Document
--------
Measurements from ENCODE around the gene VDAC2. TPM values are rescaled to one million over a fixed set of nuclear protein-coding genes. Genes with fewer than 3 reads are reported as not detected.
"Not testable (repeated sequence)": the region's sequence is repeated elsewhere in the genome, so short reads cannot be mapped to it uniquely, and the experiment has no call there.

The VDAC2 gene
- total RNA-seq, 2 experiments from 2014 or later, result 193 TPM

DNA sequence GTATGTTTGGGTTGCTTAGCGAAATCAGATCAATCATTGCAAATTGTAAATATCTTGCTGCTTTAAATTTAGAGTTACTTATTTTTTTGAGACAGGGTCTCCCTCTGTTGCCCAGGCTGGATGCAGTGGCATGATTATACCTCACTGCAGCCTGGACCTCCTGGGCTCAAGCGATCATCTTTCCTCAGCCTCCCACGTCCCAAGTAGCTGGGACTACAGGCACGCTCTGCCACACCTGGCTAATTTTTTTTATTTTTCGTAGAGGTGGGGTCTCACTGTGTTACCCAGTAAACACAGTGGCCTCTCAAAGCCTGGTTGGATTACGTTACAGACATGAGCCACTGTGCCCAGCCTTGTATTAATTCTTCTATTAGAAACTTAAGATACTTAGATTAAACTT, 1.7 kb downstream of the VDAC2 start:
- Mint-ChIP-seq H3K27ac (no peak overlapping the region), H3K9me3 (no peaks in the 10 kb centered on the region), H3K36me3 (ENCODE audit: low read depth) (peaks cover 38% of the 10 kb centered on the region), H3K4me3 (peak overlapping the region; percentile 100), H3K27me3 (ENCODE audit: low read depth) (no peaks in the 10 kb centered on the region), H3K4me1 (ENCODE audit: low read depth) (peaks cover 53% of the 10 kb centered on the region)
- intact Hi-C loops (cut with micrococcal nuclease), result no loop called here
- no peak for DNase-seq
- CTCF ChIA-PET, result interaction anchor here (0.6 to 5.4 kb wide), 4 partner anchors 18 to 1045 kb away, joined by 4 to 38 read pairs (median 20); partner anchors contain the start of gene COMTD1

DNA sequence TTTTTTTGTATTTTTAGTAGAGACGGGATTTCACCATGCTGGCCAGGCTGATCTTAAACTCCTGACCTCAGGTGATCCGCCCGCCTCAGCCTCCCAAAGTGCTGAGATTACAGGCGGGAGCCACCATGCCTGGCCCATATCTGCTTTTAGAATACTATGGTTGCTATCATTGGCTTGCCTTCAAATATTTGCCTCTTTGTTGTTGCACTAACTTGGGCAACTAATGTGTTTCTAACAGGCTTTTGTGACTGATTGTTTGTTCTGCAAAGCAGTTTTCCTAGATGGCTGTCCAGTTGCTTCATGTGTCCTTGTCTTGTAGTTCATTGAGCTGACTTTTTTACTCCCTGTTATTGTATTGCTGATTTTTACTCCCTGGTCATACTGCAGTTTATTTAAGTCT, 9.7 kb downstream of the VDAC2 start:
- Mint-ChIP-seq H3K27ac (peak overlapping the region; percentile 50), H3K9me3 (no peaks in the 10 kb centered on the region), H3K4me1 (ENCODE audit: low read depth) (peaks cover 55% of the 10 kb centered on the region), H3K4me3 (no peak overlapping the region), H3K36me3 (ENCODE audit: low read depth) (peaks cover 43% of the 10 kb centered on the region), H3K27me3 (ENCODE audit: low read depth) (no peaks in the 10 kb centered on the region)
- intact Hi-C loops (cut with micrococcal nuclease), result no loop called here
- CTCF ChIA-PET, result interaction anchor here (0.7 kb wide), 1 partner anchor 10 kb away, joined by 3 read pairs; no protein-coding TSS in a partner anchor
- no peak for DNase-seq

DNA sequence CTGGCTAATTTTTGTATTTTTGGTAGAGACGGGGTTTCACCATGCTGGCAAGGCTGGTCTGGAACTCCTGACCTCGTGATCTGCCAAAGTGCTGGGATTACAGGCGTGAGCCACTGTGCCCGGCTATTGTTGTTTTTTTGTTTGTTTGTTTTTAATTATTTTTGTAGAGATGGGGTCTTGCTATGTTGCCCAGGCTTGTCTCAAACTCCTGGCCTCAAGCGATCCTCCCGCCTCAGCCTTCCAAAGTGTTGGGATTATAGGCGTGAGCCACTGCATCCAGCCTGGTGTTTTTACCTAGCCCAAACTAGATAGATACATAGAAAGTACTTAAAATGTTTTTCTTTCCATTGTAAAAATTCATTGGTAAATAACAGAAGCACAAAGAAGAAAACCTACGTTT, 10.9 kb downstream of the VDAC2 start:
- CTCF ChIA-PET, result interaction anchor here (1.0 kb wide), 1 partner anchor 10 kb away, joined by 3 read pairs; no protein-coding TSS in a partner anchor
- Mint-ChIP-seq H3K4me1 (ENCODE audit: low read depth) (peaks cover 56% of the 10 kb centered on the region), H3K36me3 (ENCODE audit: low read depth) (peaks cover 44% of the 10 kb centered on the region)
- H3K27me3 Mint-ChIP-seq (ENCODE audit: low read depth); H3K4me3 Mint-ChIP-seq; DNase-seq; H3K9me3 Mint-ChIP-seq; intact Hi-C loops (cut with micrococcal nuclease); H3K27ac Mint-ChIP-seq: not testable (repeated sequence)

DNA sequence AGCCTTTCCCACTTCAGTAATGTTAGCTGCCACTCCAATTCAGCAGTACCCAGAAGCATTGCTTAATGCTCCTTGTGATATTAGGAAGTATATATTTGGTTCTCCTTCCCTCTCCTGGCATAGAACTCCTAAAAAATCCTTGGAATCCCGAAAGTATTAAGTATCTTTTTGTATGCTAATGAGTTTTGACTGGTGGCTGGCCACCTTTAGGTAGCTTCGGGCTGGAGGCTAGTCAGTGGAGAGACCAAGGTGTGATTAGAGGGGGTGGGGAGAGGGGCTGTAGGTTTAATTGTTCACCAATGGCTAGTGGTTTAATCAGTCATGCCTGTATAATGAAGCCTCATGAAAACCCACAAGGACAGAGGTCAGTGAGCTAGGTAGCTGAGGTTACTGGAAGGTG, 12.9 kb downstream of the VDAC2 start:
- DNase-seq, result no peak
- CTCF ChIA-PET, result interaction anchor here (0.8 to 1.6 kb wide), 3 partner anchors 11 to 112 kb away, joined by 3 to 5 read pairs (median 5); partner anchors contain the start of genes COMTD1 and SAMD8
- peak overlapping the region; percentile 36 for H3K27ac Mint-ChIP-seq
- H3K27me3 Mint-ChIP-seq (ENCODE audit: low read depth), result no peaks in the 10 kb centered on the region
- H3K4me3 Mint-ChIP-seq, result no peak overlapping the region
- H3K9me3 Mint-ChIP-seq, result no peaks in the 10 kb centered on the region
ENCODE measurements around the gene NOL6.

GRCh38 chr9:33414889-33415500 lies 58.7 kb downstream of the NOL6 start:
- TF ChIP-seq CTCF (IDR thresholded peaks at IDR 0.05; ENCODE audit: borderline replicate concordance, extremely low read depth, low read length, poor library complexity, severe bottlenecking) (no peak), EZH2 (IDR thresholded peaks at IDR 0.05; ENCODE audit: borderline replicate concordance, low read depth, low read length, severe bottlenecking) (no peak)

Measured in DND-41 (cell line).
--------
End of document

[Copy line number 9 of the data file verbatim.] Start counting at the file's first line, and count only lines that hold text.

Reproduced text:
- CTCF ChIA-PET, result interaction anchor here (0.6 to 5.4 kb wide), 4 partner anchors 18 to 1045 kb away, joined by 4 to 38 read pairs (median 20); partner anchors contain the start of gene COMTD1